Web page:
Patients in north west London to benefit from stroke care improvements

Around 300 stroke patients a year are set to benefit from the expansion of an advanced emergency treatment at Charing Cross Hospital, part of Imperial College Healthcare NHS Trust.

The Hospital’s neuroradiology unit, supported by the hyper acute stroke unit, is now able to offer a procedure called mechanical thrombectomy seven days a week, 7am to 11pm, covering the vast majority of patients who it would benefit.

This makes Imperial College Healthcare one of the first NHS trusts in England to offer a seven-day service. A full 24-hour thrombectomy service will be offered to patients in north west London as soon as possible.

Developed over recent years, the treatment has been shown to reduce the likelihood of long-term brain injury, disability and loss of independence for patients who are suffering from an ischaemic stroke. This is the most common type of stroke, where the supply of blood to the brain is restricted or stopped by a clot.

Thrombectomy works by inserting a specially designed device into the blocked blood vessel, via the patient’s groin. The device, which resembles a small metal cage, is carefully guided through the blood vessel and used to retrieve the clot, allowing blood flow to resume. It has been shown to be more effective for suitable patients than traditional drug-based treatments designed to dissolve the clot.

Because of the Trust’s expertise in interventional neuroradiology, Charing Cross began to undertake thrombectomy procedures in 2013, Monday to Friday, 9am – 5pm. With growing international evidence of the procedure’s benefits, NHS England last year decided to commission the service across England. By making a £3 million investment in staff, and building on an additional £5.3 million, imaging equipment replacement programme, the Trust has been able to expand its thrombectomy service in response.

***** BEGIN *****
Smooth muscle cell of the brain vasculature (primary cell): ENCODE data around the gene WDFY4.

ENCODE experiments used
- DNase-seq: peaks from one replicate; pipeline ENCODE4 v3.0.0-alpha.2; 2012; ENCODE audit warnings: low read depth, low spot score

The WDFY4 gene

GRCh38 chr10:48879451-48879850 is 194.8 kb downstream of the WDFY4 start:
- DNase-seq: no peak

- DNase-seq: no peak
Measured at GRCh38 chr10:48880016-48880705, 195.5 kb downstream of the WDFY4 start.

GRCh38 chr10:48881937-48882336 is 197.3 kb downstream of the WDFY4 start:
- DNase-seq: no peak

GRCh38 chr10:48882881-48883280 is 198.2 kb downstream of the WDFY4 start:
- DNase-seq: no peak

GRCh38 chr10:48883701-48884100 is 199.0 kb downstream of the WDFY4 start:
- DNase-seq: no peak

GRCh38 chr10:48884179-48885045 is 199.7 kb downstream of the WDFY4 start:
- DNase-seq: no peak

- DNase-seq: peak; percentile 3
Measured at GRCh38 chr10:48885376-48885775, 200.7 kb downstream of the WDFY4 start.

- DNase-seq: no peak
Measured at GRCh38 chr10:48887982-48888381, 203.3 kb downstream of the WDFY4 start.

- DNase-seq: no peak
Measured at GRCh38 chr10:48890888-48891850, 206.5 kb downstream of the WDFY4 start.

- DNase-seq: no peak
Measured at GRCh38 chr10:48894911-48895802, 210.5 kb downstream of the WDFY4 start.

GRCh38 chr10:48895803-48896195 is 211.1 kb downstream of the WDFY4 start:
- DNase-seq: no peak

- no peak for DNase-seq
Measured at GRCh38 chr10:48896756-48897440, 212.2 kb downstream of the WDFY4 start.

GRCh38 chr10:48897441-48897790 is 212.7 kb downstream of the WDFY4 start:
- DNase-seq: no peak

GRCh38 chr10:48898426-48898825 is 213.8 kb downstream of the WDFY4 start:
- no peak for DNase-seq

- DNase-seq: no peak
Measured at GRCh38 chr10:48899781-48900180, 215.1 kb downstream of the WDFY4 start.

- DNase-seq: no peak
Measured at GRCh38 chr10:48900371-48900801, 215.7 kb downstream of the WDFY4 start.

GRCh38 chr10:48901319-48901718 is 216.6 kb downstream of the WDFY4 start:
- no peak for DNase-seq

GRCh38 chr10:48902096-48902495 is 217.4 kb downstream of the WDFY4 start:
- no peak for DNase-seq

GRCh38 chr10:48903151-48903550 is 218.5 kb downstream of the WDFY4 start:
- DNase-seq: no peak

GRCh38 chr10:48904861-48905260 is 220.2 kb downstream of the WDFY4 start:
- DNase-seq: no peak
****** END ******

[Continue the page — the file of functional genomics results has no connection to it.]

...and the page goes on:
The Trust is now looking at how best to respond to an international shortage of specialist interventional neuroradiologists in order to determine how to ensure patients have access to the procedure all of the time. This includes working with Health Education England to train our own specialists, with two clinical fellows now funded in the Trust’s neuroradiology unit.

“Thrombectomy represents a significant step forward in the way we look after patients who have suffered a severe stroke,” said Dr Soma Banerjee, Clinical lead of Imperial College Healthcare’s stroke team. “With this treatment, we’re much better able to reduce the risk of long-term damage to a patient’s brain and therefore reduce the risk of long-term disability.”

“When the flow of blood to the brain is impeded during a stroke, it’s critically important to act as quickly as possible to remove the blockage. That’s why it’s such good news that we’re able to expand our thrombectomy service at Charing Cross,” added Dr Kyriakos Lobotesis, Clinical lead of Imperial College Healthcare’s interventional neuroradiology team.

The expansion of the thrombectomy service builds on the formation of the Trust’s hyper acute stroke unit in 2010, one of eight across London. Staffed by a team of 50, the unit sees more than 1,700 patients a year.

The centralisation of acute stroke units has proved a big success in terms of improving patient outcomes and reducing the length of a patient’s stay in hospital. The Trust’s specialist neurological rehabilitation service also provides intensive, tailored rehabilitation programmes for those who need extra support.